“Tum back, puss, puss ­tum back, poor tibby puss ­Nan loves ’oo.  Annie, go fetch puss for Nan.”  Then for the first time she discovered that Annie was absent, and that she was alone, with the exception of Mrs. Willis, who sat busily writing at a distant table.

Mrs. Willis counted for nothing at all with Nan ­she did not consider her of the smallest importance and after giving her a quick glance of some disdain she began to trot round the room on a voyage of discovery.  Any moment Annie would come back ­Annie had, indeed, probably gone to fetch the kitten, and would quickly return with it.  She walked slowly round and round, keeping well away from that part of the room where Mrs. Willis sat.  Presently she found a very choice little china jug, which she carefully abstracted with her small fingers from a cabinet, which contained many valuable treasures.  She sat down on the floor exactly beneath the cabinet, and began to play with her jug.  She went through in eager pantomime a little game which Annie had invented for her, and imagined that she was a little milkmaid, and that the jug was full of sweet new milk; she called out to an imaginary set of purchasers, “Want any milk?” and then she poured some by way of drops of milk into the palm of her little hand, which she drank up in the name of her customers with considerable gusto.  Presently knocking the little jug with some vehemence on the floor she deprived it with one neat blow of its handle and spout.  Mrs. Willis was busily writing, and did not look up.  Nan was not in the least disconcerted; she said aloud: 

“Poor tibby zug b’oke,” and then she left the fragments on the floor, and started off on a fresh voyage of discovery.  This time she dragged down a large photographic album on to a cushion, and, kneeling by it, began to look through the pictures, flapping the pages together with a loud noise, and laughing merrily as she did so.  She was now much nearer to Mrs. Willis, who was attracted by the sound, and looking up hastened to the rescue of one of her most precious collections of photographs.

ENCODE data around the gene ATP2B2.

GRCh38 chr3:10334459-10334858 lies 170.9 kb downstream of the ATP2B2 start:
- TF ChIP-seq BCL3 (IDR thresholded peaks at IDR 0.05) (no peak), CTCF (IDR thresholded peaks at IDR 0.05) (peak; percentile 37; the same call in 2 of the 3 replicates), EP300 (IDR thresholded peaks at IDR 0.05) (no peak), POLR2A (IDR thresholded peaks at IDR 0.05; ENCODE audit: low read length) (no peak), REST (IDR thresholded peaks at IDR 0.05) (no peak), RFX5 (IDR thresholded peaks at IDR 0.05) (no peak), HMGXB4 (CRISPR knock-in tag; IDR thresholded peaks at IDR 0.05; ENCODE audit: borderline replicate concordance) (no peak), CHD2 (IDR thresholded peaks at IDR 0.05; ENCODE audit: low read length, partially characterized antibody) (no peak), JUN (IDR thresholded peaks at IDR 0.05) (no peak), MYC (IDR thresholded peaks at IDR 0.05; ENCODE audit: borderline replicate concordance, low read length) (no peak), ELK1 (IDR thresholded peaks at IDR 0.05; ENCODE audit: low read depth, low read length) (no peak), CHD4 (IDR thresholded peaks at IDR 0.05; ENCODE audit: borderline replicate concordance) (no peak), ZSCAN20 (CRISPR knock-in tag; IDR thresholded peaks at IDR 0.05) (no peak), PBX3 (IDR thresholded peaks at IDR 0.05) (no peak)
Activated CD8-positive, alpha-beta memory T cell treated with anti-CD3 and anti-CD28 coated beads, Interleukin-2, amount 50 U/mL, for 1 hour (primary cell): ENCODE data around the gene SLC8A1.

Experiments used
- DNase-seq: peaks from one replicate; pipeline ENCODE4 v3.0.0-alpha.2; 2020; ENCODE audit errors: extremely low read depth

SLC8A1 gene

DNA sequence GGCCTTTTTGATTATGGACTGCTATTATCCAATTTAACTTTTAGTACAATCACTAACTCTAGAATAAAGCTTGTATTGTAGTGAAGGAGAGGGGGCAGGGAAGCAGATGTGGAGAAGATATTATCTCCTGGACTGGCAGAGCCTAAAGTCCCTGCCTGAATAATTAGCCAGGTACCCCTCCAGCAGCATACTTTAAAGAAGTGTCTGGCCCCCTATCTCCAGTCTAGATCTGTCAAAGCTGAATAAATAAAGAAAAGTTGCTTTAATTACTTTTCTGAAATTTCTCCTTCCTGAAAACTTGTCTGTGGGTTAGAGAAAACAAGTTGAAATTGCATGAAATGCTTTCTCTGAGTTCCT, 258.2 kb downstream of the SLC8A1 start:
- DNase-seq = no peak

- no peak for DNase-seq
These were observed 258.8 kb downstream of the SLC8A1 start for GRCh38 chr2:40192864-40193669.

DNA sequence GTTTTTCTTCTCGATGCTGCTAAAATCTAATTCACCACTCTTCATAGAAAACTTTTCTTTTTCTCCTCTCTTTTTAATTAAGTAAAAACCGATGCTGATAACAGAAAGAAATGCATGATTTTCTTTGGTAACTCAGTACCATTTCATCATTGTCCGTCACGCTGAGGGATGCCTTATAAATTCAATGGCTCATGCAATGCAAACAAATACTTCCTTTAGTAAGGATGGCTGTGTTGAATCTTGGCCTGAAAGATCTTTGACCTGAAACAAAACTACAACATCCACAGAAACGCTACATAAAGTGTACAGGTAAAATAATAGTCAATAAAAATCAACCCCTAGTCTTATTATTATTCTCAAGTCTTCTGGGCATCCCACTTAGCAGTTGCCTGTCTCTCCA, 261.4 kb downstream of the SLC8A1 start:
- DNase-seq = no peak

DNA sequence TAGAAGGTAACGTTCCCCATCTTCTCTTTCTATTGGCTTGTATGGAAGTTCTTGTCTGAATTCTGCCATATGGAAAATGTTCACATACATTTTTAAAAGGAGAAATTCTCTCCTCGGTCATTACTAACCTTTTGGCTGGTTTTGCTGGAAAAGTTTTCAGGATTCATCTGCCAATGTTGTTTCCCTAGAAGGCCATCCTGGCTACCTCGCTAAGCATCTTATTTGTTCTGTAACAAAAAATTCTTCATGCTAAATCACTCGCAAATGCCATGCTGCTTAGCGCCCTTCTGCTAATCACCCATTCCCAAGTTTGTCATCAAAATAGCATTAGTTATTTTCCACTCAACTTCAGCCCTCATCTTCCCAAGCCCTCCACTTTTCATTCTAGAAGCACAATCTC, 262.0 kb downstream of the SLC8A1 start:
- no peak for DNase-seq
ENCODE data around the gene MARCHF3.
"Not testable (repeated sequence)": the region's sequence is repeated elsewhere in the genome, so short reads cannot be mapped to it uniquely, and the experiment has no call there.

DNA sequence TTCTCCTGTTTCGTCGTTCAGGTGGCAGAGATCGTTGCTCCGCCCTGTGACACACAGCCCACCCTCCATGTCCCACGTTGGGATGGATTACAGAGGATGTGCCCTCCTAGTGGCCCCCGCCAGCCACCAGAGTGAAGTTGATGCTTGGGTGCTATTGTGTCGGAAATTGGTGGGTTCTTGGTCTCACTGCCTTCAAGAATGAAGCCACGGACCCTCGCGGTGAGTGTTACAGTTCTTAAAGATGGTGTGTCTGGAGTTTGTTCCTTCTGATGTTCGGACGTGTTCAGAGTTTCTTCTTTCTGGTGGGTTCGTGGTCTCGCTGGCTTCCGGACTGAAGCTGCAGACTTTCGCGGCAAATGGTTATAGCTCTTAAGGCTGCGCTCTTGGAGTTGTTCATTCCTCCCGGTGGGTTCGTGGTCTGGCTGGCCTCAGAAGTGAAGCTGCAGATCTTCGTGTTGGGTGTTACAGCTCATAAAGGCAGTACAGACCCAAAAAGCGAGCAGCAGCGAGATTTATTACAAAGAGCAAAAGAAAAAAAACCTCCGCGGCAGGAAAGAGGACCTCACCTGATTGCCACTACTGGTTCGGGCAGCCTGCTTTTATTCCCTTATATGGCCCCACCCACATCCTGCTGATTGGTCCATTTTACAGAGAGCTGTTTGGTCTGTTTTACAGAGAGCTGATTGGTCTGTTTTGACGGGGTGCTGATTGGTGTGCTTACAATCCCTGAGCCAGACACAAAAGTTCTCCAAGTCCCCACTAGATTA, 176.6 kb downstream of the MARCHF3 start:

“Nan, dear,” she said, “shut up that book at once.  Nan mustn’t touch.  Shut the book, darling, and go and sit on the floor, and look at your nice-colored pictures.”

Nan, still holding a chubby hand between the leaves of the album, gave Mrs. Willis a full defiant glance, and said: 

“Me won’t.”

“Come, Nan,” said the head-mistress.

“Me want Annie,” said Nan, still kneeling by the album, and, bending her head over the photographs, she turned the page and burst into a peal of laughter.

“Pitty bow vow,” she said, pointing to a photograph of a retriever; “oh, pitty bow woo, Nan loves ’oo.”

Mrs. Willis stooped down and lifted the little girl into her arms.

“Nan, dear,” she said, “it is naughty to disobey.  Sit down by your picture-book, and be a good girl.”

“Me won’t,” said Nan again, and here she raised her small dimpled hand and gave Mrs. Willis a smart slap on her cheek.

“Naughty lady, me don’t like ’oo; go ’way.  Nan want Annie ­Nan do want Annie.  Me don’t love ’oo, naughty lady; go ’way.”

Mrs. Willis took Nan on her knee.  She felt that the little will must be bent to hers, but the task was no easy one.  The child scarcely knew her, she was still weak and excitable, and she presently burst into storms of tears, and sobbed and sobbed as though her little heart would break, her one cry being for “Annie, Annie, Annie.”  When Annie did join her in the play hour, the little cheeks were flushed, the white brow ached, and the child’s small hands were hot and feverish.  Mrs. Willis felt terribly puzzled.